The legal solution simple: not the development of special tourist and recreation zones with an eye toward the particulars of the Curonian Spit area and its status as a national park and an internationally protected zone – but rather changing the functional zoning to favor the development of tourist and recreation zones.

The Curonian Spit demands special treatment, and Russia, as a signatory to the Convention on protecting world cultural and natural heritage sites, is obligated to “guarantee more possible effective protections and preservation of cultural and natural heritage” – not squandering it.

The decision noted in the transcripts of Wednesday’s meeting, Bellona Web was told by an involved official, has still not been signed and looks slap-dash and unfounded.

Decisions on the tourist and recreational zones must be taken by experts who have studied the Curonian Spit, as well as by representatives of the public and the national park itself. These experts must conduct detailed studies of just how the park would be effected by this development.

Open and comprehensive discussions of the development plans on the Curonian Spit’s vulnerable territory are necessary as the area has already been subject to social expansion and suffered ecological catastrophes of a local scale.

What is not required is a backstage allocation of real estate plots that don’t differ at all from the illegal practices of unlawful development on the Curonian Spit ushered in at the end of the 90s, but the presentation for discussion of rigorous engineering documentation, including environmental evaluations as well as state environmental impact studies of the proposal.

Plots designated for special tourist and recreational zones

The Wednesday meeting’s participants outlined definitions and parameters for land plots to be included in the special tourist and recreational zone on the Curonian Spit.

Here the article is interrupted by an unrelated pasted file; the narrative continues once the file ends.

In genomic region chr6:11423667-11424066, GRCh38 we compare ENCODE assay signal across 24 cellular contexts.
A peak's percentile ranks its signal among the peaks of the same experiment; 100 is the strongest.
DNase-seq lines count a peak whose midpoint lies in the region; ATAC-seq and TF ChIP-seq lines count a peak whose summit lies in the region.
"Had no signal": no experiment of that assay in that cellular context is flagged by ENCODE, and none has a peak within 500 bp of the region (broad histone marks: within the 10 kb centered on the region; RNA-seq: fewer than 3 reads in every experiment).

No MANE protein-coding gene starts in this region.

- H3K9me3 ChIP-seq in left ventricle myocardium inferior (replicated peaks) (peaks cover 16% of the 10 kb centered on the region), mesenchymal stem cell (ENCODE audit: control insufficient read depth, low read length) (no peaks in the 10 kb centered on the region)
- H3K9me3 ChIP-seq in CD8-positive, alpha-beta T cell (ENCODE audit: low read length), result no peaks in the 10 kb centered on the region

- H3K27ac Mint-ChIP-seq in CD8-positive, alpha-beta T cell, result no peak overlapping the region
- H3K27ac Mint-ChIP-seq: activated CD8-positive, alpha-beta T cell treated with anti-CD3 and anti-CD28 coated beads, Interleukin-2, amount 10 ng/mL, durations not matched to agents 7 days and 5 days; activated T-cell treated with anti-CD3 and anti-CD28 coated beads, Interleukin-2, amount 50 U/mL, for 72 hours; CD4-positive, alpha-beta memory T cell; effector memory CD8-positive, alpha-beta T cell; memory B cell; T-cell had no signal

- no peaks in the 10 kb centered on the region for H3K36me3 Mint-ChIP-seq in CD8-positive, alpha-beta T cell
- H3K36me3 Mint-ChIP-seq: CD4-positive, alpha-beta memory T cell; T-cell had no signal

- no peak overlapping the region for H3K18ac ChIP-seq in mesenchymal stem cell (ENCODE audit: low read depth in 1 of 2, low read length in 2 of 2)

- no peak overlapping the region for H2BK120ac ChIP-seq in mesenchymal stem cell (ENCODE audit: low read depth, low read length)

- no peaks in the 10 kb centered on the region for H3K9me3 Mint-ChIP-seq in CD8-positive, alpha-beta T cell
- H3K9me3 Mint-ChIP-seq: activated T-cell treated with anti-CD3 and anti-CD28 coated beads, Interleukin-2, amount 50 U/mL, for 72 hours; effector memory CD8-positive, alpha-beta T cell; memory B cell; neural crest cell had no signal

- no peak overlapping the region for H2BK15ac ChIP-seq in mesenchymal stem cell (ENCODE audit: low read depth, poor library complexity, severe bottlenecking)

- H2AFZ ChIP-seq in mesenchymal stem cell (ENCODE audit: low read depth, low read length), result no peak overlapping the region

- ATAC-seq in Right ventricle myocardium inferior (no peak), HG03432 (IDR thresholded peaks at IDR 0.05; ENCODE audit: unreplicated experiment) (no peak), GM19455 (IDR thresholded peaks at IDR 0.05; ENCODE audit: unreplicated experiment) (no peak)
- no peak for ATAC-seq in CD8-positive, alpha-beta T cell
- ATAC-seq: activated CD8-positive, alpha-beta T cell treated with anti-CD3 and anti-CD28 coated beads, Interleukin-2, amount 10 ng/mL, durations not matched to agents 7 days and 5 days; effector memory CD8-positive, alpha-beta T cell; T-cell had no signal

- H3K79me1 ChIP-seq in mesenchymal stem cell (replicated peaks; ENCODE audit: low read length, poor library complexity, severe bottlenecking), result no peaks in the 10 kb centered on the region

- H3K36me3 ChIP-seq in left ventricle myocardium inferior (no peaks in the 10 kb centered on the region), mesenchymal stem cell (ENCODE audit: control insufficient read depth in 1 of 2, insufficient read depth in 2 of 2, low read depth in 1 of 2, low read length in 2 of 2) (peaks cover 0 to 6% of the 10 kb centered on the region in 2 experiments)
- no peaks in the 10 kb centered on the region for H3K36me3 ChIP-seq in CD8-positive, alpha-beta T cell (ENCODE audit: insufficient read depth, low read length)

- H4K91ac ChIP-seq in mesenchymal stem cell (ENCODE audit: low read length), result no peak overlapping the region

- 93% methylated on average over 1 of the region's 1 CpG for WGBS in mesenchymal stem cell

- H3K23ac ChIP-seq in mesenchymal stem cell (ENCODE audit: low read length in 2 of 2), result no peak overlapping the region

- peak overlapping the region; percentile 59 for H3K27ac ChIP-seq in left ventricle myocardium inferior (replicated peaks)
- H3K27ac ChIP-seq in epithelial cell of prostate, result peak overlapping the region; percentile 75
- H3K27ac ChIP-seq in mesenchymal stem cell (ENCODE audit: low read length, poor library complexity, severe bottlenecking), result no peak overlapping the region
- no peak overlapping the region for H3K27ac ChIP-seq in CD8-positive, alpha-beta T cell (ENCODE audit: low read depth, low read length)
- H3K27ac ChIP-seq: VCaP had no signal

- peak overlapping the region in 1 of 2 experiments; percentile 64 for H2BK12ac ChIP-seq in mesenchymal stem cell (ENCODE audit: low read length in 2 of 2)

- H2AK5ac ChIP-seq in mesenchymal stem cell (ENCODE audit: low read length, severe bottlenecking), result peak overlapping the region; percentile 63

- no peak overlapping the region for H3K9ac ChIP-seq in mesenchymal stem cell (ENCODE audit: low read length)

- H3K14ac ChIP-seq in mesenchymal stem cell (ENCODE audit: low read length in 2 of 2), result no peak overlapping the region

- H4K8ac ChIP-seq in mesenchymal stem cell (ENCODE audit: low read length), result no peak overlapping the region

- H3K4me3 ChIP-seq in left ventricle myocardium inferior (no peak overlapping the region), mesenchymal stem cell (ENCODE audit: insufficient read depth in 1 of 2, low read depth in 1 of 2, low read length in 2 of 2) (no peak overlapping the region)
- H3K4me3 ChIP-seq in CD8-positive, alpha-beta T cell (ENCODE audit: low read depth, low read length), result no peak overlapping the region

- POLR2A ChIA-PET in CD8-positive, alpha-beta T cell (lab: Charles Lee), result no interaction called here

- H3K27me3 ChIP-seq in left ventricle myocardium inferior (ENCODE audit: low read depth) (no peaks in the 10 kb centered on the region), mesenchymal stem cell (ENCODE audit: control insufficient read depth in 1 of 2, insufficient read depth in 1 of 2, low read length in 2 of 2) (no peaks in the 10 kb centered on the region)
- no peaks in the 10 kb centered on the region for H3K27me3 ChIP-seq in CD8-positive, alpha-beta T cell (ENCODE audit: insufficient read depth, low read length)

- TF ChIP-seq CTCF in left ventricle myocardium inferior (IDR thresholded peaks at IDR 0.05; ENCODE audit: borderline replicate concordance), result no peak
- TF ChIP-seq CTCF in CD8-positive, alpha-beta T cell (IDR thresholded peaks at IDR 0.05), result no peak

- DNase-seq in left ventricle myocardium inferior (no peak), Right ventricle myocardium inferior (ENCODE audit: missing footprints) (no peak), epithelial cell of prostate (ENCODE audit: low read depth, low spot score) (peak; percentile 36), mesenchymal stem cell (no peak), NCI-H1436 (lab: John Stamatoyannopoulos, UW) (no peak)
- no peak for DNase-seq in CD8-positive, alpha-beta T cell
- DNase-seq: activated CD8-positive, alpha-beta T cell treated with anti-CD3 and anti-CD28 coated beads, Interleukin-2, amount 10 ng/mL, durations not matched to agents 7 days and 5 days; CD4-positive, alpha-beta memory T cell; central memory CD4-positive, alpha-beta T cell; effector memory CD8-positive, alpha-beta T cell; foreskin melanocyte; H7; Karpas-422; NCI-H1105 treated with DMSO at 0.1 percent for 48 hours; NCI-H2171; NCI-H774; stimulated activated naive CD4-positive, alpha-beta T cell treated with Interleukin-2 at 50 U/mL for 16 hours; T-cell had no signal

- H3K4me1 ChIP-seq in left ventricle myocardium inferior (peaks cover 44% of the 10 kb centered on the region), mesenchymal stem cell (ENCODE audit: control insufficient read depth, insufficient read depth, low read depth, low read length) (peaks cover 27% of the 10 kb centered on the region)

These include a land plot of 35 hectares situated at the root of the shoal in the now dried out channel, which is one of the lowest lying areas on the shoal where there are potent layers of peat. From a geological point of view, those points on the shoal that are the sites of ancient channels are the most unstable. Scientists say these are the most vulnerable areas for erosion and penetration of the shoal by the sea from one side and the bay from the other – even without any of the planned tourist and recreational sites.

Other plots singled out by the meeting are a160 hectare spot adjacent to the village of Rybachy, some 30 kilometres from the previous channel plot. This territory’s boundaries are almost entirely overlapped by the national park’s natural meadow network, which are a feeding ground for the Curonian Spit’s animal population, as well as the site where a particular strain of meadow orchids grow. This particular lowland is abutted by a large lake and a series of small ones.

The land development that will precede the construction will upset the hydrological balance and put one of the richest arrays of water areas and wetlands and the animals that thrive there, such as swans, herons, ducks and beavers, in jeopardy.

Another land plot slated for development is a 20 hectare plot on the banks of the Baltic Sea some 5 kilometres from the Lithuanian border. The narrow plot, extending along a highway, which is dotted with small bands of birch groves. Some two kilometers from here, the protected nature zone of the national park begins. The planned tourist and recreational zones encroach on the buffer zone surrounding the nature preserve.

The Natural Resources Ministry meeting also sectioned off a 100 hectare land plot adjacent to the village of Morskoye. This plot of was characterised by scientists at the meeting as being the least suitable for development. Beneath a layer of sand lies an unstable stratum of peat and moss. Any development of this area, including removing even small plants and trees from this dune will lead to dispersion and erosion of the sand. This territory is host to hilltop birches that have saved the Curonian Spit from erosion altogether – which was on of the chief reasons for its inclusion in the UNECSO World Heritage Site list.

Bellona Web has sent an official inquiry to Natural Resources Minister Turentev, Economic Development Minister Elvira Nabiunnina, Kaliningrad Region Governor Georgy Boos, and the Kaliningrad Region’s economic minister, Felix Lapin.